Snipers and traffic: What does Thursday's summit mean for Prague – and the world?

The two-day event bringing Macron, Truss, and Erdoğan to Prague will involve the largest security effort of its kind in modern Czech history.

Ioana Caloianu

Written by Ioana Caloianu Published on 05.10.2022 13:15:00 (updated on 05.10.2022) Reading time: 4 minutes

Prague is preparing to host one of the most visible events of its EU Council presidency. The Prague Summit will take place on Oct. 6 and 7, with the first day dedicated to the European Political Community (EPC), and the second to the Informal European Council. What do these events mean in a local as well as a larger context and how will the presence of dozens of world leaders in Prague affect daily life?

Which international leaders will come to Prague?

Along with the 27 EU countries, 17 non-member countries, including Ukraine, Armenia, Azerbaijan, Georgia, Switzerland, Norway, Kosovo, and the UK have also been invited to the summit. The summit will also see the participation of Turkish President Recep Tayyip Erdoğan.

The European leaders include French President Emmanuel Macron and British Prime Minister Liz Truss, according to ČTK. Czech Prime Minister Petr Fiala will meet Truss for talks in Prague's Kramar Villa on Thursday, ahead of the start of the summit, ČTK also reports.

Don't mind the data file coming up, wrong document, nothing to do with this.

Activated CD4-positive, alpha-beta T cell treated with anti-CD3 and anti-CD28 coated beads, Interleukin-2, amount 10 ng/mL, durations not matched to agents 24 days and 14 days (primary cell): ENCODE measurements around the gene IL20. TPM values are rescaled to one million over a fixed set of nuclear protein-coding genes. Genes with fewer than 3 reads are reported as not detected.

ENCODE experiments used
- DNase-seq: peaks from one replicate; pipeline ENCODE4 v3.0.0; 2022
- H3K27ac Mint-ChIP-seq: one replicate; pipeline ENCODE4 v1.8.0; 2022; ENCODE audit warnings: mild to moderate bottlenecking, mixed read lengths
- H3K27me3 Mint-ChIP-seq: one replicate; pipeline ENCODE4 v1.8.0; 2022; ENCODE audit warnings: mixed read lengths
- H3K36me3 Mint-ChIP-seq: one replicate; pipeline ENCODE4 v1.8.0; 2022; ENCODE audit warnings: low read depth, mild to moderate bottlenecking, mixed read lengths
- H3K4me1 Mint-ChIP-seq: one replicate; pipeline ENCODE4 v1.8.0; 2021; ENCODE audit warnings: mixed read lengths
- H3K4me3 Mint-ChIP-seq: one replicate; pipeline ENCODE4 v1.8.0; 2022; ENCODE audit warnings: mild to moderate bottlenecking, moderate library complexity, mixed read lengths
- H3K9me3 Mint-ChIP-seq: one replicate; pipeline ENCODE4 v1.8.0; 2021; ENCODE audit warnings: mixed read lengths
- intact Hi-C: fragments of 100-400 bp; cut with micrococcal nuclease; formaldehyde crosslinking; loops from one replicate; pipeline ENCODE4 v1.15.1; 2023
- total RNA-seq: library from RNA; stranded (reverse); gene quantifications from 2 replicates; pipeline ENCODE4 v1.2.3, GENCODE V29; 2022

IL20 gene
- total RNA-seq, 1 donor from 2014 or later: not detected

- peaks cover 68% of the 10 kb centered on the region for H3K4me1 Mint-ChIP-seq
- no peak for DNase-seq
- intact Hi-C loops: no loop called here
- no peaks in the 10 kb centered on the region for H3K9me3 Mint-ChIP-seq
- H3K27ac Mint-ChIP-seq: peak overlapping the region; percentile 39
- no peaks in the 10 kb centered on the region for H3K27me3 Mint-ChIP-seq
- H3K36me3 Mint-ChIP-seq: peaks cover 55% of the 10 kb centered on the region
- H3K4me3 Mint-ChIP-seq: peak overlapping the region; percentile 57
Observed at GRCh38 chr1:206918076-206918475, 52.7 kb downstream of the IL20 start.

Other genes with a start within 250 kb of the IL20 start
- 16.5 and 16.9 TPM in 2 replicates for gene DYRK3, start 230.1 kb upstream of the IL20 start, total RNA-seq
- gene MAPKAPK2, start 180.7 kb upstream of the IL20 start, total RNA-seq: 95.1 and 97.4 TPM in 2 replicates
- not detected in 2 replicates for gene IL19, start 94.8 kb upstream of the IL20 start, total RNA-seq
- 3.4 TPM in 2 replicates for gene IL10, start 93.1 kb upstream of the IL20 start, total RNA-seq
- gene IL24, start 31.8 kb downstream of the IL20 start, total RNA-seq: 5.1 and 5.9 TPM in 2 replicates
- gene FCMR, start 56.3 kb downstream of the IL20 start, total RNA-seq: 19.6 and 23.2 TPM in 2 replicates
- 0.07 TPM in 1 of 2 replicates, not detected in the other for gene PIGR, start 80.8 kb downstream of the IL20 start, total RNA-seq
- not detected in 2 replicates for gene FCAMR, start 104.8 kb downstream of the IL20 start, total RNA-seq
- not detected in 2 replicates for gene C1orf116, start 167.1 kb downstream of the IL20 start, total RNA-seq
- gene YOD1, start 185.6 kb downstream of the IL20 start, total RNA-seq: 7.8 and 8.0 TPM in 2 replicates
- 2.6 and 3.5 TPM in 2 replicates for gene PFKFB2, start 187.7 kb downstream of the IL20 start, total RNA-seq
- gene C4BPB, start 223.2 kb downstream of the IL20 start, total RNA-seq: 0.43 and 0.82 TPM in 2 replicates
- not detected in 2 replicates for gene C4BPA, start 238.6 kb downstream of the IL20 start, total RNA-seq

Ukrainian President Volodymyr Zelenskiy will join the summit virtually from Kyiv, while Prime Minister Denys Shmyhal will represent Ukraine at the Prague meetings. Among the notable absentees are Russian President Vladimir Putin and representatives of Belarus who support the Russian aggression in Ukraine.

Out of 44 state representatives invited, Danish Prime Minister Mette Frederiksen is the only one who will not attend the Prague European summit on Thursday for internal political reasons. She will, however, be present at the informal meeting on Friday.

What is the purpose of the summit?

According to the European Council, the first-time meeting of the EPC will serve to discuss "three most pressing, and interlinked, issues facing the EU, namely Russia's war in Ukraine, energy, and the economic situation."

The Czech Presidency of the Council of the European Union presents the meetings as a new, broader format of European countries, grouped together under the newly-created EPC.

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"This new platform will bring together European leaders to discuss key issues affecting the European continent," the press release reads, adding that these issues include security and peace, energy, climate and the economic situation.

The summit will start with the Leaders Meeting within the European Political Community. As Hans Kribbe and Luuk van Middlelaar write in an article for Politico, "it’s important to remember that this nascent community is not primarily about policy but about politics and polity," which means "the key 'deliverable' is nothing but the guest list itself, as well as the family photo projecting European unity, and a joint decision to meet again."